Transitions are opportunities. Either an opportunity to retreat into passivity and be ruled by fear. Or an opportunity to change the game and lead by courage. Nobody said it was easy. But, looking at history (Coal Mines come to mind) we don’t have a real choice. Unless you regard failure as an option.

Image: Courtesy of Keri Smith.

Everybody should be like Tiger

Whatever you thin about Tiger Woods, you have to admire his work ethic and philosophy. When he was at the Olymp (Masters), he took the risk and retooled his swing. Not once. Twice.  In his words:

“My swing was good enough to compete on tour when I came out, but I didn’t think it was good enough to compete consistently on tour. I had a lot of holes in my game. I wasn’t a very good driver of the golf ball, my distance was terrible with the short irons. I would fly it over a bunch of greens. And my putting was way too aggressive. I had holes in my game that I needed to rectify in order to be consistent week in and week out.

“All the great champions that have ever played, that’s what they did. I didn’t think my game was good enough, so I needed to make changes.”

Companies, management consultants, individuals, kids should have this quote taped to their bathroom mirror. Too often all of us settle for mediocrity. For quarterly results that calm down Wall Street. For individual achievements that are good but not outstanding. For incremental change instead of radical change.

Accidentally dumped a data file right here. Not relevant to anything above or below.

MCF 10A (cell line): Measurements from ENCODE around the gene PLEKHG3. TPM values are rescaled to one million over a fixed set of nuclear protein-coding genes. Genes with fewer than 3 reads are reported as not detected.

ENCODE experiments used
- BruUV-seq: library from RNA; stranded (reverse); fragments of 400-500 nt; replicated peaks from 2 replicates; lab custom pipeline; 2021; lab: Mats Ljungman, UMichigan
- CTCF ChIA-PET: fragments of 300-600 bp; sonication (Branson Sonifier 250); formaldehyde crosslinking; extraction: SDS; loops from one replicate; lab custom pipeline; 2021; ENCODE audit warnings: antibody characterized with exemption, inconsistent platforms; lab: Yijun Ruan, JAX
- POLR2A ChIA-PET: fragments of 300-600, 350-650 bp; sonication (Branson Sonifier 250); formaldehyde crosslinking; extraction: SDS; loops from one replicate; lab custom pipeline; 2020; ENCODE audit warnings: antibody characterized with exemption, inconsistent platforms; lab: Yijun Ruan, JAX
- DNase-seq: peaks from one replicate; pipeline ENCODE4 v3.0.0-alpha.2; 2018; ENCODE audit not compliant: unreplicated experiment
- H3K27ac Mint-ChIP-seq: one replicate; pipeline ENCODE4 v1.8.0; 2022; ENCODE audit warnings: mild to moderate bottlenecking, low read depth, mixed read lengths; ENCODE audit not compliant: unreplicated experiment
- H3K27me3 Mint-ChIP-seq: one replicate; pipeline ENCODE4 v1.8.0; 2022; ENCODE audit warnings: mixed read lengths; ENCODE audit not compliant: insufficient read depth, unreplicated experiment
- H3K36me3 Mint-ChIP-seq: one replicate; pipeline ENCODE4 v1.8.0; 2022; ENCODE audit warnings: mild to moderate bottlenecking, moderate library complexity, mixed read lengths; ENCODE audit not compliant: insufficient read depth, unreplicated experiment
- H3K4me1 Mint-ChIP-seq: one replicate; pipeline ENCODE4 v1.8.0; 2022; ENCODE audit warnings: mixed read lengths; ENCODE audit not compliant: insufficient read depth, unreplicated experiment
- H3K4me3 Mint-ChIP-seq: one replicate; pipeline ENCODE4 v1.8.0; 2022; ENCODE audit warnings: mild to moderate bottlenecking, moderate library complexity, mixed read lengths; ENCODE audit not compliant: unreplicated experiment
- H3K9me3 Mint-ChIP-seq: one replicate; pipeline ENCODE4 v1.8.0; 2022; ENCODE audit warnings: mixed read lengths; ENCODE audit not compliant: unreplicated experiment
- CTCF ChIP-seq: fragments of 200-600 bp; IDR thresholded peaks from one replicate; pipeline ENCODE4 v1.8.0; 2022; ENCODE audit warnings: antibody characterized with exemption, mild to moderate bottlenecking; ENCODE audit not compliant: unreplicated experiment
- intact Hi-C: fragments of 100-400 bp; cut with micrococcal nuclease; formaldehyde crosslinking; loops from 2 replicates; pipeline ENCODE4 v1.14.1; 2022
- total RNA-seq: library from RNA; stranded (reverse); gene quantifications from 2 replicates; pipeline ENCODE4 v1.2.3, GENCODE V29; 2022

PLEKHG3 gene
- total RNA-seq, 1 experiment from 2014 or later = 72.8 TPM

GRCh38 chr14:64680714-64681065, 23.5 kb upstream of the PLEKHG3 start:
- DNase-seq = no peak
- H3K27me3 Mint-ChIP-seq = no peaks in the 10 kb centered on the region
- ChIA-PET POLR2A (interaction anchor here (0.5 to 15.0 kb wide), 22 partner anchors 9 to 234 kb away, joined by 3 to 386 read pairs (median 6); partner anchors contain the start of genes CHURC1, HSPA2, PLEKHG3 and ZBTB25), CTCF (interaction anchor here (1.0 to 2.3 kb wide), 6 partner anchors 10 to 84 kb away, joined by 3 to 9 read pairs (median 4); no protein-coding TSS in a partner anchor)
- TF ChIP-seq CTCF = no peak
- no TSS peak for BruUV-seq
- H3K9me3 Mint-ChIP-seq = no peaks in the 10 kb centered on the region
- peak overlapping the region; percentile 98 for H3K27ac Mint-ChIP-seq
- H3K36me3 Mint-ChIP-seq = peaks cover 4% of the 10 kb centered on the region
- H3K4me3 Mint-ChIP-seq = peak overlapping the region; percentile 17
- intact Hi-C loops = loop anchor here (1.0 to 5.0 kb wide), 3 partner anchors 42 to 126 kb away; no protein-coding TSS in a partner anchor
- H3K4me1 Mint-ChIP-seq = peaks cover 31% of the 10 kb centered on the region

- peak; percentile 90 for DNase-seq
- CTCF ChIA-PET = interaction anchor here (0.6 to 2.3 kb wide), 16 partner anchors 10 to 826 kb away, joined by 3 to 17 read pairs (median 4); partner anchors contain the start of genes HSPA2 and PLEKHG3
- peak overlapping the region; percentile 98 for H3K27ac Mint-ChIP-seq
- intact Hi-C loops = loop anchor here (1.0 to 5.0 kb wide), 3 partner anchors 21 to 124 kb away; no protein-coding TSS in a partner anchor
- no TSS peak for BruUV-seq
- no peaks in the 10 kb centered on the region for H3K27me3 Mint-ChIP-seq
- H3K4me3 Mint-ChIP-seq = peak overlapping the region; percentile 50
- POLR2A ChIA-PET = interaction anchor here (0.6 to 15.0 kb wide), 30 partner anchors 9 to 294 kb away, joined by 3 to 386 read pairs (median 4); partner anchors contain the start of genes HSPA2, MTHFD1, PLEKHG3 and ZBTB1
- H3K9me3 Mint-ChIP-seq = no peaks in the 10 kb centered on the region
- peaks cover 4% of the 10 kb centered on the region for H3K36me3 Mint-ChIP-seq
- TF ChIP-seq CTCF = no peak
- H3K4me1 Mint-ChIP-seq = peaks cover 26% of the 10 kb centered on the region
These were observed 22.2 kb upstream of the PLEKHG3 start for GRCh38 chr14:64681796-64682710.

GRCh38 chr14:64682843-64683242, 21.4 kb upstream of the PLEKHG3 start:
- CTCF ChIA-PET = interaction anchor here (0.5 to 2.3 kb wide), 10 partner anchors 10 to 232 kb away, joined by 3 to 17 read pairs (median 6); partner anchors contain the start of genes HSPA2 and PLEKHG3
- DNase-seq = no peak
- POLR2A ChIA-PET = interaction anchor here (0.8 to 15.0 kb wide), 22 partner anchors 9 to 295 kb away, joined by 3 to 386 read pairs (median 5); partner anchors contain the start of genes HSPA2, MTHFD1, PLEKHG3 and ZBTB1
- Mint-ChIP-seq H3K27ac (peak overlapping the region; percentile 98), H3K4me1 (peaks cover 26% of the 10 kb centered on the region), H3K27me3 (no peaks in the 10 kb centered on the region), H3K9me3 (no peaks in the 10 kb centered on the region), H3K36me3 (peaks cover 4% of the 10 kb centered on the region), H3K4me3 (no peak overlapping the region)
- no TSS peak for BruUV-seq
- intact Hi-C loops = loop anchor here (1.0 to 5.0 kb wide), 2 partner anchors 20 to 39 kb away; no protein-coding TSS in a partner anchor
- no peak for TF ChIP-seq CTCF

The real game changers (Dylan, Apple, Picasso – just to name a few) are never satisfied, always reinventing, changing. They have the patience for long-term results, don’t get frazzled by mid-term disappointments. And they are not guided by fear.

Fear is what keeps people/brands/corporations from changing. And, in the case of Conversational Marketing, keeps brands from adjusting to the changing media consumption habits of their customers. Instead, brands allocate experimental budgets to social media campaigns instead committing fully to the new marketing reality. Brands see their customers participate in a media category without them but they are too afraid to push the red button and change dramatically. Social Media is too often seen as the $1 lottery ticket: You get it right, you look like a hero (Doritos, anyone?) If you don’t get it right, so what? It’s just a buck.